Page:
For dog attire, I prefer to use waterproof gear so it doesn’t get heavy or stinky when wet. Biothane collars and leashes are my favorite for paddleboarding. They are lightweight, don’t get soggy and clean easily afterward. They also last forever! Because you will be training, building confidence and rewarding good behavior with your dog while you are on the water, I also like to bring high-value treats. I store them in a fanny pack or the pocket of my PFD in a sealed ziplock bag to prevent water getting in.


Practice Before You Go 

Think about all the steps you will need to take when you go paddleboarding with your dog and practice those steps at home first. The following are things I suggest practicing at home before going to the lake: blowing up your board while your dog waits patiently and calmly nearby, setting up the fin, paddle and dry sack, putting on your PFD and your dog’s PFD, carrying your board and paddle while holding your dog’s leash and getting on and off the board safely. Another tip is to make sure you have all your gear in one place or bag and/or make a paddleboarding checklist so when you load up the car, you don’t forget anything for you or your dog.


Prepare Your Dog 

There are a few different things you can do to help prepare your dog to go paddleboarding. You can start working on most of them now so you are ready when summer arrives. Getting your dog comfortable around and on the board is something that can be practiced in your house or yard. Blow up the board near them, let them climb on and off the stationary board and then move it a little with your hands to mimic the water. It isn’t necessary that your dog enjoys water to go paddleboarding, but it will help them be more comfortable. Take them to the water, without the paddleboard, and build their confidence going in and out to varying depths by using their favorite toy or a good stick. Start with very short throws and gradually increase distance as they are ready. Another helpful skill to work on is basic obedience commands, such staying in a sit position or lying down. This will help you maintain balance while paddling. If your chosen location allows dogs to be off leash and you plan to let your dog swim while you paddle, a reliable recall is also very important to keep you, your dog and everyone around you safe. The last thing you want is your dog swimming to a stranger’s paddleboard, knocking them off balance and into the cold water.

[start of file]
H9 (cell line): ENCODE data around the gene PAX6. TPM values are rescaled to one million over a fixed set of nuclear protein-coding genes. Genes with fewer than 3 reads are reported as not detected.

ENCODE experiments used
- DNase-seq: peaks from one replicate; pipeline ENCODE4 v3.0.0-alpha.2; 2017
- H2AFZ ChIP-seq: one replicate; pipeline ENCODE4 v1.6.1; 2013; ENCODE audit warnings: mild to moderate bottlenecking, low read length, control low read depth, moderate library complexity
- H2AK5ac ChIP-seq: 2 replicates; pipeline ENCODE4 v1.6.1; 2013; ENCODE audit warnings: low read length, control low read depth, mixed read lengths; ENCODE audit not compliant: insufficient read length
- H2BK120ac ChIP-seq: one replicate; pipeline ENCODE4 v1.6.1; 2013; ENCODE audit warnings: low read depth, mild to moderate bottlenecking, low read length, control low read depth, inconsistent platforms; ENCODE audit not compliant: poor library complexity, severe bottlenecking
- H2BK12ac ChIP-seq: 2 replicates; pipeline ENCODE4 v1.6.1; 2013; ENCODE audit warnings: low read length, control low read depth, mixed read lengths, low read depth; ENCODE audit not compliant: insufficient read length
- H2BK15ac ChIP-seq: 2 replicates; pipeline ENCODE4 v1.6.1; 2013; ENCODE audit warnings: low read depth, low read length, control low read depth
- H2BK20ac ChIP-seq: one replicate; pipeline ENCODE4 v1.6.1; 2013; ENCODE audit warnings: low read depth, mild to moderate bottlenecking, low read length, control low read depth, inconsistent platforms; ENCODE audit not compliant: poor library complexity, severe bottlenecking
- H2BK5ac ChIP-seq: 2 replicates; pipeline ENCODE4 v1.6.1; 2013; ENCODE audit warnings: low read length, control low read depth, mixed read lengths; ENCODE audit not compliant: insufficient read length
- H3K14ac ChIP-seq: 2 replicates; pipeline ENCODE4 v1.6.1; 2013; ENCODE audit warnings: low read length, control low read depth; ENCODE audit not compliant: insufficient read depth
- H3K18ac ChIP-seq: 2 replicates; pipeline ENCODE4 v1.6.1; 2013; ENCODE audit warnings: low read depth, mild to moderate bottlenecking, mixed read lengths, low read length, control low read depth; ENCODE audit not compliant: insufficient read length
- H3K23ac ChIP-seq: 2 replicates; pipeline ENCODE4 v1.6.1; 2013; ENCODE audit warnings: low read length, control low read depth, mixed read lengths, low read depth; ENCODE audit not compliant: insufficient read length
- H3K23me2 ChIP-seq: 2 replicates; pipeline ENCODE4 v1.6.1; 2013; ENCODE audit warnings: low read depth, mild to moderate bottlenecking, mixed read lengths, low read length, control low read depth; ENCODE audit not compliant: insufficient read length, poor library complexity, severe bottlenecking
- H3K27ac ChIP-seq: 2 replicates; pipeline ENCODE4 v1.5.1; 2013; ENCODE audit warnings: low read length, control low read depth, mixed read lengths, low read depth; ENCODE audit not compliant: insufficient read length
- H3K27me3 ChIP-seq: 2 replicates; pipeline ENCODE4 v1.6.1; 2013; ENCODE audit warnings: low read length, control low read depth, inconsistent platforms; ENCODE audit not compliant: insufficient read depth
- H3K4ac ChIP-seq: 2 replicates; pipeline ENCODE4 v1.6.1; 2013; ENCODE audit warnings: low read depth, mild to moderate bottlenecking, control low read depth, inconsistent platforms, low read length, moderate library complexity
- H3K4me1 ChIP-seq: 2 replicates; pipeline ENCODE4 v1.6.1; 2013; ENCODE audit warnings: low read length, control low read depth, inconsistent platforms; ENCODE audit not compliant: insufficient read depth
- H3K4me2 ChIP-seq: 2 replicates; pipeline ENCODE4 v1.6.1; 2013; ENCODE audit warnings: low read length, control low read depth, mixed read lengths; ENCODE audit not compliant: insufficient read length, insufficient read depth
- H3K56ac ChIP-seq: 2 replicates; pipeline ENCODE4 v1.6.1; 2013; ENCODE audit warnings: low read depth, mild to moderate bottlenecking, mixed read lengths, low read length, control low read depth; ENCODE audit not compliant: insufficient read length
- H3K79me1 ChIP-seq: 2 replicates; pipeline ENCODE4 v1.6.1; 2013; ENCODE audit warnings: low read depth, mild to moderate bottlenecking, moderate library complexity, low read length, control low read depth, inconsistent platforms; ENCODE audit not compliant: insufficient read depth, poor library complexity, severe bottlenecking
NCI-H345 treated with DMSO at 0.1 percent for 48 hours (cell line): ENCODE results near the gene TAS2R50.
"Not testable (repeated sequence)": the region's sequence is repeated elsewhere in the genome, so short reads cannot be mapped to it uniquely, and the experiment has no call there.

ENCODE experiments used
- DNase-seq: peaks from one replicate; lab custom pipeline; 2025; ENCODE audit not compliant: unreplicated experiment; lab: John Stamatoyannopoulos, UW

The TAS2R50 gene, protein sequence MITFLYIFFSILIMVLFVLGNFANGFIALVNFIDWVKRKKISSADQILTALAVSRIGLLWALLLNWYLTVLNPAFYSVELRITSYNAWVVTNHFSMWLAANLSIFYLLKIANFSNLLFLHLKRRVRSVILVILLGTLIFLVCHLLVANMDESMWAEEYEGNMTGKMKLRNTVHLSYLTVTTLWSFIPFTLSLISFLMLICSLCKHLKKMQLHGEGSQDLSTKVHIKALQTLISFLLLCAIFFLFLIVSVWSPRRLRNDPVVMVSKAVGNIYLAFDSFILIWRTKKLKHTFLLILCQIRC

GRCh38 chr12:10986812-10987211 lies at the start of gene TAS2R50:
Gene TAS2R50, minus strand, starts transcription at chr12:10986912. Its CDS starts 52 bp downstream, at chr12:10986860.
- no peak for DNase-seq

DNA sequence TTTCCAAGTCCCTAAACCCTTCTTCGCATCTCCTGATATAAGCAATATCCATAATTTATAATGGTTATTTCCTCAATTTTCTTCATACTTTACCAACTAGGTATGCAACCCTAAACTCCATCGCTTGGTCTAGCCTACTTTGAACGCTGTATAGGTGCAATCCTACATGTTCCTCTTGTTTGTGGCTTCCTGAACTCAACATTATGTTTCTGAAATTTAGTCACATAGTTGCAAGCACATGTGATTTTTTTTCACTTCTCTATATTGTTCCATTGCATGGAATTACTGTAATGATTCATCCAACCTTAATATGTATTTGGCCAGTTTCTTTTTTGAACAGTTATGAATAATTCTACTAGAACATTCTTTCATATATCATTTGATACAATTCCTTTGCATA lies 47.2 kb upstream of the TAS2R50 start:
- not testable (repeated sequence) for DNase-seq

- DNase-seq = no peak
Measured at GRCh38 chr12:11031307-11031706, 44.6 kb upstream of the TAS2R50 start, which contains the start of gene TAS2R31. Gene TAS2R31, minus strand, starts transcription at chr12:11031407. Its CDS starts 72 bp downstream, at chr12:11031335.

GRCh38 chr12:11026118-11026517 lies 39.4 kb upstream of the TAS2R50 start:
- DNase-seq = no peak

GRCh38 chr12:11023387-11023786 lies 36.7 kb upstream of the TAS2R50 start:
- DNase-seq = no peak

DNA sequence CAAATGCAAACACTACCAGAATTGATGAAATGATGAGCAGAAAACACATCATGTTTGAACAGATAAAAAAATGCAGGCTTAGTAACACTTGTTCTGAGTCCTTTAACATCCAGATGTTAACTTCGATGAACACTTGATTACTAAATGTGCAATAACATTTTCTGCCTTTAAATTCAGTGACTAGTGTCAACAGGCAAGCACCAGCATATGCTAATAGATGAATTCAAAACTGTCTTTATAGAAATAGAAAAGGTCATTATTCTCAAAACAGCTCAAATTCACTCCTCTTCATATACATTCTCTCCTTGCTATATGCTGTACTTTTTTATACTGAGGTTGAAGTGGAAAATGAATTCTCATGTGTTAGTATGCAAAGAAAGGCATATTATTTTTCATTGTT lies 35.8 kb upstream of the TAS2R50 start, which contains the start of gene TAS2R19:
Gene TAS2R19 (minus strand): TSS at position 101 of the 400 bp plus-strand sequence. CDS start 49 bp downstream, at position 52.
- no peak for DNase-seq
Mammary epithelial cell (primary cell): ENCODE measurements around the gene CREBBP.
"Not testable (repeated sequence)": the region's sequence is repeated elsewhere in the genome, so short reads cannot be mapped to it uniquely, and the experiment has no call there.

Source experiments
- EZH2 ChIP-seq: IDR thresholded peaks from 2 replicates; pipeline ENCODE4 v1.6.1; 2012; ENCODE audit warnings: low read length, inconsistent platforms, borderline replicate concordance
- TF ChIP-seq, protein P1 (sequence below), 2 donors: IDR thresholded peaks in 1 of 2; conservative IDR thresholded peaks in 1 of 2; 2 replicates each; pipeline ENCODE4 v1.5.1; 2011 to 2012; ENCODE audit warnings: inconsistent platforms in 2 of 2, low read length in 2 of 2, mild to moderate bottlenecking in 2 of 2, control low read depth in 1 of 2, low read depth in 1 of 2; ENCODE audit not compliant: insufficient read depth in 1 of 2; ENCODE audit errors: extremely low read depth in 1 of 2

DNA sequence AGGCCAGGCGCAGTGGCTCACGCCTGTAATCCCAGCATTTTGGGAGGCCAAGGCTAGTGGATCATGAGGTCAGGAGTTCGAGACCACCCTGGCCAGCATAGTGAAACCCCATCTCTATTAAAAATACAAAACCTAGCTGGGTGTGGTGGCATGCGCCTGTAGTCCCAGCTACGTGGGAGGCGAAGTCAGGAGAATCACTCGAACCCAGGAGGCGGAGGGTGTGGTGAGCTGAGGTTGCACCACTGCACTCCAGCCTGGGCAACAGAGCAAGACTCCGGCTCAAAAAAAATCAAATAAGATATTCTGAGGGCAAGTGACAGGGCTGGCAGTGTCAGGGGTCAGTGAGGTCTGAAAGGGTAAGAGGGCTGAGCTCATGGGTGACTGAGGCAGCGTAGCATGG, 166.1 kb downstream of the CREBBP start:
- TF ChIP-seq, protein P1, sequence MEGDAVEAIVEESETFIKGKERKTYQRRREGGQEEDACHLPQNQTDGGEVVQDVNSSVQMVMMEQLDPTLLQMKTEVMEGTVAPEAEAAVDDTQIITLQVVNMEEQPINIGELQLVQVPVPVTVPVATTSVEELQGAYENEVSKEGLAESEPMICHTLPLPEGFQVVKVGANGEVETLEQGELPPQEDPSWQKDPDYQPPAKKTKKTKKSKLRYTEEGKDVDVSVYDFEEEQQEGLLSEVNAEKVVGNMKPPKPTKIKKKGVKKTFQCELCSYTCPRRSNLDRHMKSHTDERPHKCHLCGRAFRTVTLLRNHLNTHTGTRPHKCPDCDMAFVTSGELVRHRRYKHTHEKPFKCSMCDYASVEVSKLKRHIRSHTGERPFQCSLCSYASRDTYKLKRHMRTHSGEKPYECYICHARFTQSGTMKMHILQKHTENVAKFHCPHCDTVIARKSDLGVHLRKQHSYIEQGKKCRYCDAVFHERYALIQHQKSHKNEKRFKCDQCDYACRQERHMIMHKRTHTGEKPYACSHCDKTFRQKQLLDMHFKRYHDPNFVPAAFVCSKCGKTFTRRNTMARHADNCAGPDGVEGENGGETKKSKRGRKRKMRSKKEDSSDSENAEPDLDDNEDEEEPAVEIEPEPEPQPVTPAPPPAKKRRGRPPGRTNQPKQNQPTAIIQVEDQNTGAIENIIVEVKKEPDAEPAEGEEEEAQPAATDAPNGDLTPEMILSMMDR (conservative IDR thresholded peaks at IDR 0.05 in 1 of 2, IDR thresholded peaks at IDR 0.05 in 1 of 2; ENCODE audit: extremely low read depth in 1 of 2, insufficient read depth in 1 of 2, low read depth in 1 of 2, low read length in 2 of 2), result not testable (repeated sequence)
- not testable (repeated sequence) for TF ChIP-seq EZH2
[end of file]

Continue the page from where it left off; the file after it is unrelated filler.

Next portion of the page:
Start Small 

Slow and steady wins the race. Start small to build your confidence and your dog’s confidence. The first few times you go, stay closer to the dock or shore so that you can easily get to dry land if things aren’t going according to plan. Also make trips shorter in length to keep your dog excited and happy about paddleboarding with you. You can build distance and time gradually as you both feel more comfortable in the water on the board.


Invite Friends And Family

The first few times you go paddleboarding with your dog, it may be easier if it is just you and your dog. This allows your attention to be completely focused on them. It also allows you to follow the steps above about starting slow without feeling pressure to be out for long durations or make it to the other side of the lake. Lastly, it gives you plenty of opportunities to reward and reinforce good behavior. But, once you feel comfortable that you and your dog have a good understanding of this activity together, it is a fun whole-family or group of friends outing on a hot summer day!